A lot of people outside of London will not be familiar with Farringdon. It is not a large, ornate, grand terminal. It doesn’t show up on the Monopoly board. However, Farringdon does in fact tie into some very important railway history, and holds great importance for the future.

The original station was built as the terminus of the first ever underground railway in London, the Metropolitan Railway. It opened on the 10th of January 1863, but after just under three years, Farringdon was resited, on the 23rd of December, 1865. The station also went through a number of name changes, as is quite normal for Underground stations. Originally it was Farringdon Street, then Farringdon & High Holborn, and finally, in April 1936, just plain Farringdon. A goods yard existed at the station, but this closed in July 1936. From that moment, the station would be largely unchanged for many decades.

Tube trains on the right, Thameslink services on the left.

Until very recently, two principle services operated through Farringdon. The London Underground’s Metropolitan, Circle, and Hammersmith & City lines all serve the station, and mainline services are operated by Thameslink, which is a north/south railway. Thameslink services run as far south as Brighton (right on the south coast of England), and as north as Cambridge, Peterborough and Bedford. At one point, some Thameslink services originated from Moorgate, via a short line passing through nearby Barbican and on to Farringdon, but the Thameslink Programme (a massive upgrade to the route) meant lengthened platforms at Farrington, and that meant severing the spur to Moorgate.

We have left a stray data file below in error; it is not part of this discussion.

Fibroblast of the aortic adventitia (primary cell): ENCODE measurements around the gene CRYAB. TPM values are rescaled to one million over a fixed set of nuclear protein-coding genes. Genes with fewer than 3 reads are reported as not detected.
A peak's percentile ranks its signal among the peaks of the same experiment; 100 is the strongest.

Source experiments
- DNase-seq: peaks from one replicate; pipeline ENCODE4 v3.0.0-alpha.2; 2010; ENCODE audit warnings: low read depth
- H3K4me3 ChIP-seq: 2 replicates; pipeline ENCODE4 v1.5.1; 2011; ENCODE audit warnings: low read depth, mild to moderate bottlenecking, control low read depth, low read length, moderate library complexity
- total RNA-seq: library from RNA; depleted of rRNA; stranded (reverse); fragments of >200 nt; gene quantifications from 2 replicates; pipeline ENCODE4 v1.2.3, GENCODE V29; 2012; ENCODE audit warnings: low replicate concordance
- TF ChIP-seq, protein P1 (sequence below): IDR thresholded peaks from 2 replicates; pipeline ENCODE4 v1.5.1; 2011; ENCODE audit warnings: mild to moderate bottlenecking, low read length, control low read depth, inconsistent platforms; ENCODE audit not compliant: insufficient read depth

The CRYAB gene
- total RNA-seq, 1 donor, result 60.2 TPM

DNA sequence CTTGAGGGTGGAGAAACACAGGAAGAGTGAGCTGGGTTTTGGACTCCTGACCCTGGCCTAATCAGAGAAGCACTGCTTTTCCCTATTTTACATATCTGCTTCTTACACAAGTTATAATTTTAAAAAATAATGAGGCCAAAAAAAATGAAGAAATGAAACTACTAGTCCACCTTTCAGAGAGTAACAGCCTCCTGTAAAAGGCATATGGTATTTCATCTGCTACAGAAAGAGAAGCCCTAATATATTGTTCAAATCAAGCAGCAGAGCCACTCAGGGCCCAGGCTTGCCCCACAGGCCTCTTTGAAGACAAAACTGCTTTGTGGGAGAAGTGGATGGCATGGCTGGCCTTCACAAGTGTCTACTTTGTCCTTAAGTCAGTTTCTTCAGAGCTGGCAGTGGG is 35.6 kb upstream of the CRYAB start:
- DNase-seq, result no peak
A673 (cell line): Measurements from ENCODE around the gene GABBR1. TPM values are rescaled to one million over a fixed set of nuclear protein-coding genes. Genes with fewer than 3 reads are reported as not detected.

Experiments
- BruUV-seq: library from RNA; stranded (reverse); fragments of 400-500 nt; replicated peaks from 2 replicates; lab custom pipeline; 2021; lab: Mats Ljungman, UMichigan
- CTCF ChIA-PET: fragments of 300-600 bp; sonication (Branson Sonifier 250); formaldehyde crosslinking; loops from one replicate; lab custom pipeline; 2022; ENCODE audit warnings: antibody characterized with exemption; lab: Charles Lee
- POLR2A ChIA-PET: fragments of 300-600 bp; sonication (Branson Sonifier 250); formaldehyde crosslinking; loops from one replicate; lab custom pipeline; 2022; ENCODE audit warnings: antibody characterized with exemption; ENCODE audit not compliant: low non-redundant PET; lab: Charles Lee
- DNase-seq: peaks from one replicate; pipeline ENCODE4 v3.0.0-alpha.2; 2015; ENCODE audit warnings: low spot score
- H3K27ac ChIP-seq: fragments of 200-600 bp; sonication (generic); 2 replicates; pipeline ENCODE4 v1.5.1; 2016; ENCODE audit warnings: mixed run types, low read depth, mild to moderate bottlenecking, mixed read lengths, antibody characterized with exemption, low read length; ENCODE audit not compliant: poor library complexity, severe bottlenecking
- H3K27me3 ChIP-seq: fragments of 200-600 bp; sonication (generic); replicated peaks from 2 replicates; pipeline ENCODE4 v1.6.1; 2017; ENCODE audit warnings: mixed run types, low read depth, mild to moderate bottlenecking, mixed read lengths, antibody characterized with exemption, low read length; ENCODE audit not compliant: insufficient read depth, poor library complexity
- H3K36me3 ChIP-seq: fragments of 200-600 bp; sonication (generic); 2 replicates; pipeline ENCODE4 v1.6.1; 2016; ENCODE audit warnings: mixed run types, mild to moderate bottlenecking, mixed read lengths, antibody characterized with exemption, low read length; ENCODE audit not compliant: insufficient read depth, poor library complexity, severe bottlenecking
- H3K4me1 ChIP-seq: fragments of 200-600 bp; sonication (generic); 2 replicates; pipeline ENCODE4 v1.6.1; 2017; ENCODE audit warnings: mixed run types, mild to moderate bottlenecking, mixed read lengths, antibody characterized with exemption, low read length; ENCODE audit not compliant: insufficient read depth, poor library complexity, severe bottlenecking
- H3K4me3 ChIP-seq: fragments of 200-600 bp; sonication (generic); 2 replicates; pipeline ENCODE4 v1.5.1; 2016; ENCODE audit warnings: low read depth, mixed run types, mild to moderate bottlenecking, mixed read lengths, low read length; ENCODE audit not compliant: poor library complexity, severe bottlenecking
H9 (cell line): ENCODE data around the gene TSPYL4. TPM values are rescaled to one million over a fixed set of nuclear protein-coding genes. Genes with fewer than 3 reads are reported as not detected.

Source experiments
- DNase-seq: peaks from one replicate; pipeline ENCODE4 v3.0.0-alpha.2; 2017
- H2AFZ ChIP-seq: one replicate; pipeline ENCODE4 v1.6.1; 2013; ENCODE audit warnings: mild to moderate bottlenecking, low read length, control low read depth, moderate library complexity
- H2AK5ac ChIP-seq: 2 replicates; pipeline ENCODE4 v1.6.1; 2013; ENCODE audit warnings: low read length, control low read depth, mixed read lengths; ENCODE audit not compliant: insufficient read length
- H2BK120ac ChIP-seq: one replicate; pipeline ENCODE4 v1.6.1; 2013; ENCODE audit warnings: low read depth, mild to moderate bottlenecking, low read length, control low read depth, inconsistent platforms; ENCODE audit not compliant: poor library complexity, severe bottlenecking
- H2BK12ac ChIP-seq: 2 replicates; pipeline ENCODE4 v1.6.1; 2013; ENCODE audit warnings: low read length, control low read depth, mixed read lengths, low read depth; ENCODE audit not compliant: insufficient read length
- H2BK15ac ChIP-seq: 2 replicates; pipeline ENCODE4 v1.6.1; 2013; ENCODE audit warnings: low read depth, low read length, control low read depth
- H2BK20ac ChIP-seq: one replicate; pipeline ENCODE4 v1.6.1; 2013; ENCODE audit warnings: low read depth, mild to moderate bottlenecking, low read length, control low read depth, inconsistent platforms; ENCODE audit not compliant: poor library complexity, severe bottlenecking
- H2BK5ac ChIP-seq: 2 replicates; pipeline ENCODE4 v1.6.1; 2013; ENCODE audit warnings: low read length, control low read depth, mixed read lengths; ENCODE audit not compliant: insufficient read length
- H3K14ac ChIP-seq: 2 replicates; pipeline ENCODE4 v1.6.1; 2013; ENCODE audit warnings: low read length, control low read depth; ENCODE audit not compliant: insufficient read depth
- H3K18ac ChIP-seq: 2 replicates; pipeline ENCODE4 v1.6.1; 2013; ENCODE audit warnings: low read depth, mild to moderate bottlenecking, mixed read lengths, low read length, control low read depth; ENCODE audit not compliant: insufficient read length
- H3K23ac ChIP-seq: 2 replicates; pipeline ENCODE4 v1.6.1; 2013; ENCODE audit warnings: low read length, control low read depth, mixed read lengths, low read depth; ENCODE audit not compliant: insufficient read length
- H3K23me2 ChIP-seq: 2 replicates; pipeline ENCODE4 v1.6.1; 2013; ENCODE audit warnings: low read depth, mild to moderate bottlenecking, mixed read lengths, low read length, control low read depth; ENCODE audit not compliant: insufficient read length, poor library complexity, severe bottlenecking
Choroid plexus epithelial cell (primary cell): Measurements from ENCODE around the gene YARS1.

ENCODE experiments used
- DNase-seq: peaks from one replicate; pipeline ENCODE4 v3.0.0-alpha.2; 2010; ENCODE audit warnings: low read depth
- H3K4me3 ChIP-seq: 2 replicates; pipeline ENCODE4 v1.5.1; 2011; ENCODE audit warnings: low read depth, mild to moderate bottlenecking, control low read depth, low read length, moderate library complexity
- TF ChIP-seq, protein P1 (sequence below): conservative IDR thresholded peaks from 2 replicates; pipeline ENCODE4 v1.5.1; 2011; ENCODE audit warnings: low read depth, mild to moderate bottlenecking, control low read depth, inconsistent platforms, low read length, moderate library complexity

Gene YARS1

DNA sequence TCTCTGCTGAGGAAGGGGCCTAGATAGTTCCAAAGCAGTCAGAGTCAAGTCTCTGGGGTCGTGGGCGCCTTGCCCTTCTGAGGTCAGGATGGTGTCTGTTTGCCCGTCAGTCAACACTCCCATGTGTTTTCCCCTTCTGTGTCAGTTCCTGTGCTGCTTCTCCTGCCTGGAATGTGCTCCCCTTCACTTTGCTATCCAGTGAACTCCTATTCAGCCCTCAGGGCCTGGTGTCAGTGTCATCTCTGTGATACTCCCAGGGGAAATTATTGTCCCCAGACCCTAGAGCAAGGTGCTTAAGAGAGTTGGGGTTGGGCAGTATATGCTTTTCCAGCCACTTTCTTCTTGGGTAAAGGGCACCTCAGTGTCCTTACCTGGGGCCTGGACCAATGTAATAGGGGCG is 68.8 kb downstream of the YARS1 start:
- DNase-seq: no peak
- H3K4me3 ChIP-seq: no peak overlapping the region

Alongside the development of improved Thameslink services, another major change was in the works. The Crossrail programme would bring a new, east/west line through London, and it would inevitably meet the Thameslink line at some point. That location would be Farringdon, making it a major interchange station. The Crossrail project (what is now the Elizabeth Line) saw the construction of new platforms, and the overhaul of the overall station building. It also saw passenger access established from the nearby Barbican (Farringdon and Barbican are ridiculously close together). Once the Elizabeth Line is fully up and running, it is expected for a train to depart Farringdon once every 30 seconds (once the combined frequency of Underground, Thameslink and Elizabeth Line services is considered).

Farringdon is now an important link between numerous destinations. You can board a train at Gatwick Airport, head to Farringdon, and change for a service to Heathrow for a connecting flight. You can travel from Stratford, change at Farringdon, and hop on a train to Brighton. It might even become London’s most important interchange. Time will tell.

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